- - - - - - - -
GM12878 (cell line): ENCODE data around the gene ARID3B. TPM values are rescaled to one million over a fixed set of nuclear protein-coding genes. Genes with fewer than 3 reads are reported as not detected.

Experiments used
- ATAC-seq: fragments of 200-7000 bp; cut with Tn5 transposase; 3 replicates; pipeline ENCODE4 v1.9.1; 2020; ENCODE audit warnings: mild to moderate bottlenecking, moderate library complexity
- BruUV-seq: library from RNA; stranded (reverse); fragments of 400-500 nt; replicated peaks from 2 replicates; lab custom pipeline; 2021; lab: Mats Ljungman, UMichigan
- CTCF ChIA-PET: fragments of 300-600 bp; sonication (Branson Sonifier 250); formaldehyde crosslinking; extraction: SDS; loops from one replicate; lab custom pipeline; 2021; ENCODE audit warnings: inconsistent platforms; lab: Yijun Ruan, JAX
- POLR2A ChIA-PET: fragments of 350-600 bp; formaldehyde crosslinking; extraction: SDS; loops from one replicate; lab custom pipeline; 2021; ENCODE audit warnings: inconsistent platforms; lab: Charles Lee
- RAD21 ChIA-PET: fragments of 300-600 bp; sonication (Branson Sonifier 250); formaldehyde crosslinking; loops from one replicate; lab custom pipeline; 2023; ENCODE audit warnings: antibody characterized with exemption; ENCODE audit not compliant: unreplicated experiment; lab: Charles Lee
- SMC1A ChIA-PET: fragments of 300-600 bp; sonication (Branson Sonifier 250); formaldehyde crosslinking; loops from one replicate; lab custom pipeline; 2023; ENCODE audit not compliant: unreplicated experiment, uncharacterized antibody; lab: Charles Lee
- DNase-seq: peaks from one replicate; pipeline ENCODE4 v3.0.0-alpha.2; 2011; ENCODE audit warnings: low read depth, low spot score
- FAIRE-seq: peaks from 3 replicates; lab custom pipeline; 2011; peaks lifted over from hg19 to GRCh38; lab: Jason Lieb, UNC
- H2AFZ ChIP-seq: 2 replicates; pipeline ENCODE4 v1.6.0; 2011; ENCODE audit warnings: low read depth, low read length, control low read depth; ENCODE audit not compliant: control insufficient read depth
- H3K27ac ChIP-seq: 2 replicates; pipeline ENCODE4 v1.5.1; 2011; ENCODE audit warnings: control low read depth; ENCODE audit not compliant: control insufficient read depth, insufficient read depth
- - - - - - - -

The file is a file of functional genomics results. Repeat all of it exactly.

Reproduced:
GM12878 (cell line): ENCODE data around the gene ARID3B. TPM values are rescaled to one million over a fixed set of nuclear protein-coding genes. Genes with fewer than 3 reads are reported as not detected.

Experiments used
- ATAC-seq: fragments of 200-7000 bp; cut with Tn5 transposase; 3 replicates; pipeline ENCODE4 v1.9.1; 2020; ENCODE audit warnings: mild to moderate bottlenecking, moderate library complexity
- BruUV-seq: library from RNA; stranded (reverse); fragments of 400-500 nt; replicated peaks from 2 replicates; lab custom pipeline; 2021; lab: Mats Ljungman, UMichigan
- CTCF ChIA-PET: fragments of 300-600 bp; sonication (Branson Sonifier 250); formaldehyde crosslinking; extraction: SDS; loops from one replicate; lab custom pipeline; 2021; ENCODE audit warnings: inconsistent platforms; lab: Yijun Ruan, JAX
- POLR2A ChIA-PET: fragments of 350-600 bp; formaldehyde crosslinking; extraction: SDS; loops from one replicate; lab custom pipeline; 2021; ENCODE audit warnings: inconsistent platforms; lab: Charles Lee
- RAD21 ChIA-PET: fragments of 300-600 bp; sonication (Branson Sonifier 250); formaldehyde crosslinking; loops from one replicate; lab custom pipeline; 2023; ENCODE audit warnings: antibody characterized with exemption; ENCODE audit not compliant: unreplicated experiment; lab: Charles Lee
- SMC1A ChIA-PET: fragments of 300-600 bp; sonication (Branson Sonifier 250); formaldehyde crosslinking; loops from one replicate; lab custom pipeline; 2023; ENCODE audit not compliant: unreplicated experiment, uncharacterized antibody; lab: Charles Lee
- DNase-seq: peaks from one replicate; pipeline ENCODE4 v3.0.0-alpha.2; 2011; ENCODE audit warnings: low read depth, low spot score
- FAIRE-seq: peaks from 3 replicates; lab custom pipeline; 2011; peaks lifted over from hg19 to GRCh38; lab: Jason Lieb, UNC
- H2AFZ ChIP-seq: 2 replicates; pipeline ENCODE4 v1.6.0; 2011; ENCODE audit warnings: low read depth, low read length, control low read depth; ENCODE audit not compliant: control insufficient read depth
- H3K27ac ChIP-seq: 2 replicates; pipeline ENCODE4 v1.5.1; 2011; ENCODE audit warnings: control low read depth; ENCODE audit not compliant: control insufficient read depth, insufficient read depth